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100 Greatest Guitarists

49

Muddy Waters

Derek Trucks


muddy waters
Peter Sherman/Michael Ochs Archives/Getty Images
49/100

Muddy was there at the beginning, in the Delta, actually sitting at the feet of Charley Patton and Son House. He was a kid when those guys were in their prime. Then he electrified it. There was a physicality in the way he played the guitar – percussive, like a drum. When he plays slide, it's not on the high strings. It's lower, guttural, and it sounds like he's about to rip the strings off.

I was already a Muddy fan – the Muddy of Chess Records – when I heard his Library of Congress recordings, captured by Alan Lomax in 1941 and 1942. They caught Muddy so young, when he was a complete unknown, maybe self-conscious and shy, listening back to his voice for the first time. There is something vulnerable about it, but also fully formed. For slide players in the Delta, it was a call-and-response thing with themselves. The slide would take the other voice, like a female voice in a choir. Muddy carried it right on through to Chicago.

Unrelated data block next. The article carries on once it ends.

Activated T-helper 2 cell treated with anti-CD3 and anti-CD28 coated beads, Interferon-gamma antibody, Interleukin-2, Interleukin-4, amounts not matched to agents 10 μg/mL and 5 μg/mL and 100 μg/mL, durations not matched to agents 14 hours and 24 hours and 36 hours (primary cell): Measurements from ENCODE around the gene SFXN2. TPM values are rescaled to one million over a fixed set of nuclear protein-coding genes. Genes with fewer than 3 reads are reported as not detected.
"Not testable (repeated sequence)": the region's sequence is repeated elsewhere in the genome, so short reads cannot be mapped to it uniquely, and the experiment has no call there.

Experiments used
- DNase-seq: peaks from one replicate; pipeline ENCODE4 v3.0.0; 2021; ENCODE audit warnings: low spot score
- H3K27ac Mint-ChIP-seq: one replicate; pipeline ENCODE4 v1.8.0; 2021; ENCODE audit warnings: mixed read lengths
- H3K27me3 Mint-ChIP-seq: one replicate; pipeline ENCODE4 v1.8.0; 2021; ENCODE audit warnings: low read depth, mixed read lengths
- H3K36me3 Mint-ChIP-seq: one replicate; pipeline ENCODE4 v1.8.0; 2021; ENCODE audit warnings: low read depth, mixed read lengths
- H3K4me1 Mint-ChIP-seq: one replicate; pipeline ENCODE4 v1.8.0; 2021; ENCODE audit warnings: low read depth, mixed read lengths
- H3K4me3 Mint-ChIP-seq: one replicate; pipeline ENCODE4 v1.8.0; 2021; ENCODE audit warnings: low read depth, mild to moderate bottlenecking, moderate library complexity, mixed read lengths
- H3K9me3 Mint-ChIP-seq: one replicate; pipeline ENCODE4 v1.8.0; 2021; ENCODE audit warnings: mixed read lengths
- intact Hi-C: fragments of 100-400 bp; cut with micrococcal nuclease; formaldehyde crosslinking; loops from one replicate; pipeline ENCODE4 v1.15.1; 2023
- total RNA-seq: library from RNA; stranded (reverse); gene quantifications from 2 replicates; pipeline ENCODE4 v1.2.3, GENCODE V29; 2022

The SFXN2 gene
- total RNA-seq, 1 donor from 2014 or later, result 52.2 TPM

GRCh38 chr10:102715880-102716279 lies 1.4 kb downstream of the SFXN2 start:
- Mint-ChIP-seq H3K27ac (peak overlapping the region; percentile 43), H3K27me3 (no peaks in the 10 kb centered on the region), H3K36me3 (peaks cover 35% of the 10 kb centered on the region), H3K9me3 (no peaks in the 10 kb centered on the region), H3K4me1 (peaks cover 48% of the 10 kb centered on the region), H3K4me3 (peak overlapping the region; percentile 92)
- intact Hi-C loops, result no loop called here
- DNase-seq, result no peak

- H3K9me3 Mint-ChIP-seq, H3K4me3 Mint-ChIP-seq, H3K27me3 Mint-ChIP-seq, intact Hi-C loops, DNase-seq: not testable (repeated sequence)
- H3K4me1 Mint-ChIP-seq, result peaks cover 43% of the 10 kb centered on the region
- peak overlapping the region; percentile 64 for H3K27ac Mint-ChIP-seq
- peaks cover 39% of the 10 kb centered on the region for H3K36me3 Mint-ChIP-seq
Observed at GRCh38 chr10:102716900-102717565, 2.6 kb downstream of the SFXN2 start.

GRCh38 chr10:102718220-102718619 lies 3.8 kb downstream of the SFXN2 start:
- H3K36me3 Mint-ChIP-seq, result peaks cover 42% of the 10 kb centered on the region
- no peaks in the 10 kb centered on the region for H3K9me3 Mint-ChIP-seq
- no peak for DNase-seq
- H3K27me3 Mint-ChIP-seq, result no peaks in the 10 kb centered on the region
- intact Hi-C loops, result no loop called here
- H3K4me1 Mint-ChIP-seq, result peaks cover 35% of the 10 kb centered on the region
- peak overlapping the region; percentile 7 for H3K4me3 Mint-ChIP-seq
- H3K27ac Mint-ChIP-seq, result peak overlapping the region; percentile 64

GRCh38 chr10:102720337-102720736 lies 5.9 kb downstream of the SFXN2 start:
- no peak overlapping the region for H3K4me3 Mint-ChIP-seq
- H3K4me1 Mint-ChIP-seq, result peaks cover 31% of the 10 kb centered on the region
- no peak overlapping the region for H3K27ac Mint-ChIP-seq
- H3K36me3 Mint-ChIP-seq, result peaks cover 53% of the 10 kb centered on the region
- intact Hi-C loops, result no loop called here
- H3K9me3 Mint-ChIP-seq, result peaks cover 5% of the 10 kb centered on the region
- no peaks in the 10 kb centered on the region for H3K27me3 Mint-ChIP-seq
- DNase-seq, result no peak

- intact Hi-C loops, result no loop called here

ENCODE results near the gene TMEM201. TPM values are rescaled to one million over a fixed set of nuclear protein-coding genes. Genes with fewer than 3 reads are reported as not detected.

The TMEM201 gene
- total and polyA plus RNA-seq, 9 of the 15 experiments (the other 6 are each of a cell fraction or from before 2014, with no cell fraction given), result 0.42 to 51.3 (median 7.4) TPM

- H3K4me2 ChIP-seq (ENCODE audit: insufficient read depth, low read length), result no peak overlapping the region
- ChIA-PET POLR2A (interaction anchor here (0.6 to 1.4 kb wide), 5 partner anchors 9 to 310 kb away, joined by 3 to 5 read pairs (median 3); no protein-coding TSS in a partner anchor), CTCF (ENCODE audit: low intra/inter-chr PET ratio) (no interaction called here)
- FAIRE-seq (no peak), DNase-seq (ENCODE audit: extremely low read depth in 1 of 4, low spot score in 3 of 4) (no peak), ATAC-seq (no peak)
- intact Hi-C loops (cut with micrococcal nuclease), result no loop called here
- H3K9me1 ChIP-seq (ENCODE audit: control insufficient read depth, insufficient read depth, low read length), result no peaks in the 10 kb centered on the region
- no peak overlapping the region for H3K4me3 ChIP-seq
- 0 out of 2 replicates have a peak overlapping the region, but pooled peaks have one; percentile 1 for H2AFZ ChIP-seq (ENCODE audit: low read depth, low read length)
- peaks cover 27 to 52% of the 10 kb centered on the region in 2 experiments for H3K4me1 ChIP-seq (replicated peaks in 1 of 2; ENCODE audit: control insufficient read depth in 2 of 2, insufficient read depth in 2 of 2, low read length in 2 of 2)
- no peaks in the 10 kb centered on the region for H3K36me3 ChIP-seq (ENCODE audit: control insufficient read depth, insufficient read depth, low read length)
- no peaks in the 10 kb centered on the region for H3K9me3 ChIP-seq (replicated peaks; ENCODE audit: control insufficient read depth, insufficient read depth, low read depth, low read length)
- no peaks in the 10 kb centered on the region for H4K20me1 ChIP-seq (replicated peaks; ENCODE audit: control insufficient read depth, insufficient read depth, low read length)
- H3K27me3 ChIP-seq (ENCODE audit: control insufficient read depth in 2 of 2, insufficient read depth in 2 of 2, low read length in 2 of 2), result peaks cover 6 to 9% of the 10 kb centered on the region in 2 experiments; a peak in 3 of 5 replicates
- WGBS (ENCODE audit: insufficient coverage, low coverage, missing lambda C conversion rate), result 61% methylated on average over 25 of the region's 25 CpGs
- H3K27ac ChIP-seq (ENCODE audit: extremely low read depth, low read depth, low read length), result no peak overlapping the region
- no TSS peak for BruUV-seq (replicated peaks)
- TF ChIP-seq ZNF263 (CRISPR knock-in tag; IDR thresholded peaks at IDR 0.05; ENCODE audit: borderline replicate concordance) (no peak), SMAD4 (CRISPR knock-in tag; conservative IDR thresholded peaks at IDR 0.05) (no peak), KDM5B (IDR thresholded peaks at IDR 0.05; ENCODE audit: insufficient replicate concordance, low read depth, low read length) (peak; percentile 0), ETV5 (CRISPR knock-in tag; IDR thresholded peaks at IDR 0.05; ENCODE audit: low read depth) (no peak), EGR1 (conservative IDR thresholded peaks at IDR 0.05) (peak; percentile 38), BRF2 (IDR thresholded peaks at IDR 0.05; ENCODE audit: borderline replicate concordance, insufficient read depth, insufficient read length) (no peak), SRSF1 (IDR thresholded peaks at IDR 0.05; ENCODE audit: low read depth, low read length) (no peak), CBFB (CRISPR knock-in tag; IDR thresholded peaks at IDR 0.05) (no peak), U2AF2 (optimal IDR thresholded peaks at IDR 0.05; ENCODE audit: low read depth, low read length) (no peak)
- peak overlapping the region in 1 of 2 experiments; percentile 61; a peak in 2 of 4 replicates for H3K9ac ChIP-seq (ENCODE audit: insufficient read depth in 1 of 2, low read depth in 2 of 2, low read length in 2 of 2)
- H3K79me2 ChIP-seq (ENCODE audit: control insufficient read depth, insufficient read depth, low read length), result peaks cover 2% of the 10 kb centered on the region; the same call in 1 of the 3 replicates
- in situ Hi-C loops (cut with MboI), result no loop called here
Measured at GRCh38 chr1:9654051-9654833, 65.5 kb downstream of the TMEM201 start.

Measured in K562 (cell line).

There are "Muddy licks" – riffs he would play over turnarounds that were unique to him. You can hear some Muddy licks in Hendrix's playing. Later on, as Muddy got older, he played guitar less and less. But when he did jump in, you knew it. He had Buddy Guy and Jimmy Rogers in his bands. But when you played with Muddy, you didn't play what he did, because that shit was covered.

Key Tracks: "Rollin' Stone," "Mannish Boy"

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Related
The 100 Greatest Artists of All Time: Muddy Waters
The 100 Greatest Singers of All Time: Muddy Waters
Muddy Waters: 1915-1983

 
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